Muscat: Only 7 per cent of available land in Oman is actually arable and can be farmed, according to a report of the Ministry of Agriculture and Fisheries.
The availability of land for planting has shrunk due to soil salinity. Currently, arable land (which can be planted on) is 7.07 per cent of the total land space in the Sultanate.
The Ministry of Agriculture and Fisheries is working to reverse these affects on land through scientific experiments meant to increase fertility and yield.
According to a report by the ministry, “Some 7.07 per cent of the land in the Sultanate’s 31.43 million hectares is arable, and this ratio has shrunk due to land salinity, one of the greatest challenges to the Sultanate’s agricultural section today.”
This means that of the Sultanate’s 314,300 kilometres squared, only 22,221 kilometres squared can field plants well.
However, the ministry is currently attempting to combat these issues through research.
The statement said, “The Directorate General of Agricultural and Livestock Research ran field experiments, such as watering tomatoes 50 per cent of the time with salt water, proving that fresh water can be saved, making tomatoes economically feasible.”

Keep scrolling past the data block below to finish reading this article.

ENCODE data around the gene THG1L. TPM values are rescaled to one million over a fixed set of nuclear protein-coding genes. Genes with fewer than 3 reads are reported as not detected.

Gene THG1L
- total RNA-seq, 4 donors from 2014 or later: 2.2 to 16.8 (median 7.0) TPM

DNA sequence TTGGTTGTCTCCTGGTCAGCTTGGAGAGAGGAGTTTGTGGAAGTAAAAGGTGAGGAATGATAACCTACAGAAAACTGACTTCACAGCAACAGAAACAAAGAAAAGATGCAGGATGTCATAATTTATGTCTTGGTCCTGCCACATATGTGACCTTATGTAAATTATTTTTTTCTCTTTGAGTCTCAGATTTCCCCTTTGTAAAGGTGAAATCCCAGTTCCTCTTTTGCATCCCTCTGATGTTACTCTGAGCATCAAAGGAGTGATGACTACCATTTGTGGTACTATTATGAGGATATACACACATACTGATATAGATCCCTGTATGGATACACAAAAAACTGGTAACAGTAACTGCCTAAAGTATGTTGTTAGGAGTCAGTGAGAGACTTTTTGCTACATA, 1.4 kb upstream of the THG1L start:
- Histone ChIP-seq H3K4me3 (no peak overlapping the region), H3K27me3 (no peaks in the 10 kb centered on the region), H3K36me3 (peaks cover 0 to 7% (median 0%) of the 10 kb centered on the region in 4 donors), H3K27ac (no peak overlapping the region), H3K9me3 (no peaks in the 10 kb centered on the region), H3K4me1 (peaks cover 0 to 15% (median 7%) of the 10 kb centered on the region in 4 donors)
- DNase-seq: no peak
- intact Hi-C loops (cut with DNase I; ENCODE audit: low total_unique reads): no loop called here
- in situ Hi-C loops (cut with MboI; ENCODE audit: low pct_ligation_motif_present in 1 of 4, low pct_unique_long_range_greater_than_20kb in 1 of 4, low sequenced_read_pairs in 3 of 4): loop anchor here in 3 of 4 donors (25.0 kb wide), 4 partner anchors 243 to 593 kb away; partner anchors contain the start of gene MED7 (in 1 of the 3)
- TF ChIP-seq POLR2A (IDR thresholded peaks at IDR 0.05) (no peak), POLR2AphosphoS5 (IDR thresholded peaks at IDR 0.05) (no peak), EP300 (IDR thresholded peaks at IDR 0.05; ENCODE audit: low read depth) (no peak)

“Another experiment involved fertiliser and sweet peppers, which proved that more fertiliser did not actually improve economic yield. This can stop farmers from wasting fertiliser.” A similar experiment was carried out on local garlic, which proved the same.
Soil in Oman is considered a resource, such as fresh water.
The statement added, “Fertile soil in Oman is considered a limited resource, as sandy soil and sandy loam dominate the Sultanate. This sort of soil has high aeration and is unable to hold water. Moreover, Oman’s soil has a low amount of organic matter, which is important to improve soil.”
This sort of soil cannot be properly treated with organic fertiliser unless it is added in high amounts. Because of this, adding inorganic fertiliser, in addition to organic fertiliser can be necessary.